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Lethbridge Herald Newspaper Archives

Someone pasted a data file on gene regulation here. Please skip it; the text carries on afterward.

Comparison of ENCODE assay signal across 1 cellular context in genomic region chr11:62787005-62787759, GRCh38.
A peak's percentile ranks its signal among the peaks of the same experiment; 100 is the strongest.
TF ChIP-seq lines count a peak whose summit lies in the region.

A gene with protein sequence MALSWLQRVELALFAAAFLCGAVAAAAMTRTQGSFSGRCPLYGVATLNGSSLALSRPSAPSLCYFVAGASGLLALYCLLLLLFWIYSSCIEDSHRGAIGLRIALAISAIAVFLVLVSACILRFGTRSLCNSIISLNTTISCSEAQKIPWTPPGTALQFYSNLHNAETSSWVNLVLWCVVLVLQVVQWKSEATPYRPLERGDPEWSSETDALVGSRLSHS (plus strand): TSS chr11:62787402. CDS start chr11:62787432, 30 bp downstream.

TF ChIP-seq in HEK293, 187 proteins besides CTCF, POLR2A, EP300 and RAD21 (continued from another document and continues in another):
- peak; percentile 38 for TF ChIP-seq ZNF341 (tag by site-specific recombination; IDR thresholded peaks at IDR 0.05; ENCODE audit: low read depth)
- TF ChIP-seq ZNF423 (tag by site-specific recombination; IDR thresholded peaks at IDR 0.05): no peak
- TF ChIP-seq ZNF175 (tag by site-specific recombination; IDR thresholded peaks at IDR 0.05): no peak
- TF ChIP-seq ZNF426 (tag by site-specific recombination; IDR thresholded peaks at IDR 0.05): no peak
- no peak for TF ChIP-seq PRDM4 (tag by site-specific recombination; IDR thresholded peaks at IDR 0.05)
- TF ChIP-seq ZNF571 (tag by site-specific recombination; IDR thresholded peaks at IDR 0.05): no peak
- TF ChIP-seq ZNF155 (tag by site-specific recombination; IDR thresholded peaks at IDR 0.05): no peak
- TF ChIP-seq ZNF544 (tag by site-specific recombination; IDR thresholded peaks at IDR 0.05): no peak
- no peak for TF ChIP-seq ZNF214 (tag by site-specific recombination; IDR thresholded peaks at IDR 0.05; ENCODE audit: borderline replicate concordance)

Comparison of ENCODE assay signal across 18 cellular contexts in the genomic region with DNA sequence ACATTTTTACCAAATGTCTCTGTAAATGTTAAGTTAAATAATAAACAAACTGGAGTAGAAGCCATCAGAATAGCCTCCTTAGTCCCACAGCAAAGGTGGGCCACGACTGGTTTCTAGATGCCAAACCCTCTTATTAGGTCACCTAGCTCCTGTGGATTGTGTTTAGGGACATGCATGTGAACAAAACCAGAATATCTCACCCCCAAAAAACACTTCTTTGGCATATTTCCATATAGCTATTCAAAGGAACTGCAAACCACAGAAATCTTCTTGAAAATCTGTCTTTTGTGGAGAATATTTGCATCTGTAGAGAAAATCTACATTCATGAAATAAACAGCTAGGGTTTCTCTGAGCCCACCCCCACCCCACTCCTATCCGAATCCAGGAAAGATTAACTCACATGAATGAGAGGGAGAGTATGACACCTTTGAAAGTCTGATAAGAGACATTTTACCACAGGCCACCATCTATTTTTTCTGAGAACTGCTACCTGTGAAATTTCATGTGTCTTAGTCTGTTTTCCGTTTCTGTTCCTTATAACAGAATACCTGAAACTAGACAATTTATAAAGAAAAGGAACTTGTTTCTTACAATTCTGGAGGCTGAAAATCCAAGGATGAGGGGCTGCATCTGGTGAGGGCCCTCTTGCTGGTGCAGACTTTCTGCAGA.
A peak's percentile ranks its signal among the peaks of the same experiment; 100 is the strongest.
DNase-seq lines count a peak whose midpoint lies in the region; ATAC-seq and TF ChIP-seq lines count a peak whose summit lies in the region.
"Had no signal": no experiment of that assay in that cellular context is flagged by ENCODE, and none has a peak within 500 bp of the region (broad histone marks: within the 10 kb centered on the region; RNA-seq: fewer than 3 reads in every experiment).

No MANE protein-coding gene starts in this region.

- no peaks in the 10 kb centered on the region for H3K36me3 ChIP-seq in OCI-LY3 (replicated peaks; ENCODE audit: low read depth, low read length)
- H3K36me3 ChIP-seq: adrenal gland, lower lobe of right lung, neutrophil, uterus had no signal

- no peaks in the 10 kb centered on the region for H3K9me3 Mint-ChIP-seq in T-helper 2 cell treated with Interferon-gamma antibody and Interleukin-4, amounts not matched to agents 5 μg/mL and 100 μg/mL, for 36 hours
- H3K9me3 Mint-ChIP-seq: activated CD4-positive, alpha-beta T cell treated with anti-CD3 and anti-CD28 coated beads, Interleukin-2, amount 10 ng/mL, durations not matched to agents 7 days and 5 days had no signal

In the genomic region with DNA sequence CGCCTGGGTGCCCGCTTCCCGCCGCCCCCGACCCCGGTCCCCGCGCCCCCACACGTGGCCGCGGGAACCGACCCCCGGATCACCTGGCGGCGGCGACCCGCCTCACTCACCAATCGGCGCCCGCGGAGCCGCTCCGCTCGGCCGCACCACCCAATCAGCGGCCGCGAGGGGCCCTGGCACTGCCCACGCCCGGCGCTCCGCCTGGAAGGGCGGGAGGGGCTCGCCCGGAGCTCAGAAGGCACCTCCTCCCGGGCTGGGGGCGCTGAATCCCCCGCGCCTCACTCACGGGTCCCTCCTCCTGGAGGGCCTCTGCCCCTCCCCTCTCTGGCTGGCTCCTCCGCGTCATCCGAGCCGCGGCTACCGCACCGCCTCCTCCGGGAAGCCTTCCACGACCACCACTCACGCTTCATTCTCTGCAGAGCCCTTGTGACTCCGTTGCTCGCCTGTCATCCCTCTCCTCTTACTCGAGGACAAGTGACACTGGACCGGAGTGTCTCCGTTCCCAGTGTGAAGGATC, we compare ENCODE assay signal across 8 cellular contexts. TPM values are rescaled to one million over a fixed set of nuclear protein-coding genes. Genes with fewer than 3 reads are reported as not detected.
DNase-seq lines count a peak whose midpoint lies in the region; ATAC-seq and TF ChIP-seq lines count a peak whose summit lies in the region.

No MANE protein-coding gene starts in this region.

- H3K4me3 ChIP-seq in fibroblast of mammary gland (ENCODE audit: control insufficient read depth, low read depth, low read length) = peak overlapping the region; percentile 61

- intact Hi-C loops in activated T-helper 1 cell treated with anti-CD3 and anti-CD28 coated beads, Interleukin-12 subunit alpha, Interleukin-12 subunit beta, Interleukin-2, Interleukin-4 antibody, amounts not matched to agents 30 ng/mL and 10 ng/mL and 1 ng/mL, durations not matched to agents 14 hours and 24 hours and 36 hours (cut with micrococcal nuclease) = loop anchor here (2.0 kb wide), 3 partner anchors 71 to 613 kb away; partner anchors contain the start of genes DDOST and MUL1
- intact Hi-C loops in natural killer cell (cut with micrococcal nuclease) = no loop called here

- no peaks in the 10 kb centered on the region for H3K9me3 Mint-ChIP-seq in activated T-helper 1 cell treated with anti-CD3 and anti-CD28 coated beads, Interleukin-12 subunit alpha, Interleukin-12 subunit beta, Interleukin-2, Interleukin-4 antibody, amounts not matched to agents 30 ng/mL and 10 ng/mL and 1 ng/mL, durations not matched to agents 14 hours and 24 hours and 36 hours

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Lethbridge Herald, The (Newspaper) - July 11, 1973, Lethbridge, Alberta .Wednesday, July 11, 1973 THE UTHMIDOf HIRAIO V of L answers questions Theatre, bursary projects explained M976 AUTOMOBILE EMISSION CONTROL SYSTEM] Improved Corbuntion and Choke Altitude and Temperature GonpeftMnoit Hydrocarbons and Carbon 'Monoxide Calayit Catalyst Much has been said in recent weeks in Lethbridge about a government bursary program to boost enrolment at the Uni- versity of Lethbridge and the university's attempt to gain approval from the department' of advanced education for a multi-purpose theatre. Lethbridge city council has endorsed the theatre proposal. However, much controversy and much confusion in the minds of the public, still sur- round both projects. In an attempt to clarify and put the issues in perspective The Her- ald, as a public service, recent- ly asked the following ques- tions of university officials. The answers were provided by Dr. Neil Holmes, chairman of the university's board of governors. Q: Why has the U of L re- quested a multi-purpose theatre) auditorium when enrolment crucial issue? A: The theatre is required specifically for the university's teaching program. We now have only one room on campus which will hold to 150 people. There just isn't enough time available at the Yates Centre to meet our .varied needs. Last year the Yates was in use about 250 days of the year. U of L courses are scheduled for a time table which does not lend itself to changes. We need annual theatre space of about SO hours per week on a fixed basis which would dis- rupt regular community pro- gramming at the Yates. Q: Why are local theatre faci- lities not sotted to the univer- sity's purpose? A: We need a building to ful- fil, as the name suggests, many purposes. Drama, music and a variety of credit and non-credit students would use the facility. We need space to seat as many as 400 people who attend our public service courses, to show films and give lectures; we have large classes in B.A. and B.Ed. credit courses, where all students must be taught at once, several times a week. We need space to hold special guest lectures attracting large num- bers of people. Q: So it will not be just drama students who benefit from the multi-purpose A: Exactly, as I have just indicated. Our music students and faculty must perform in recitals, before audiences of 200 to 300 people, as part of their education and profession- al development. And of course, have an active, enthusiastic and growing drama depart- ment. We must have over 50 hours a week throughout the year, in a flexibly designed small theatre, where acting, directing, lighting, sound and stage management can be rea- dily taught. Then too, the drama students put on many productions each year. This year approximately 900 people attended student plays in the limited space of basements and hallways at the U of L. So, for proper teach- ing and production we need a theatre with a fly loft, excel- lent acoustics, lighting, space for rehearsal, workshops and a good-sized audience. Q: Does the community enter the picture, as a user of the facility? A: Certainly. We see the community as a major part of the audiences. We also see community drama groups or music groups to name but two wanting to use the space. At times, the U of L may need as many as 125 hours a week for use of the space. But that doesn't mean that other groups couldn't be ac- commodated. In other words, our plan is a university plan, but also, it a plan that involves the com- munity and it has been right from the beginning, Q: How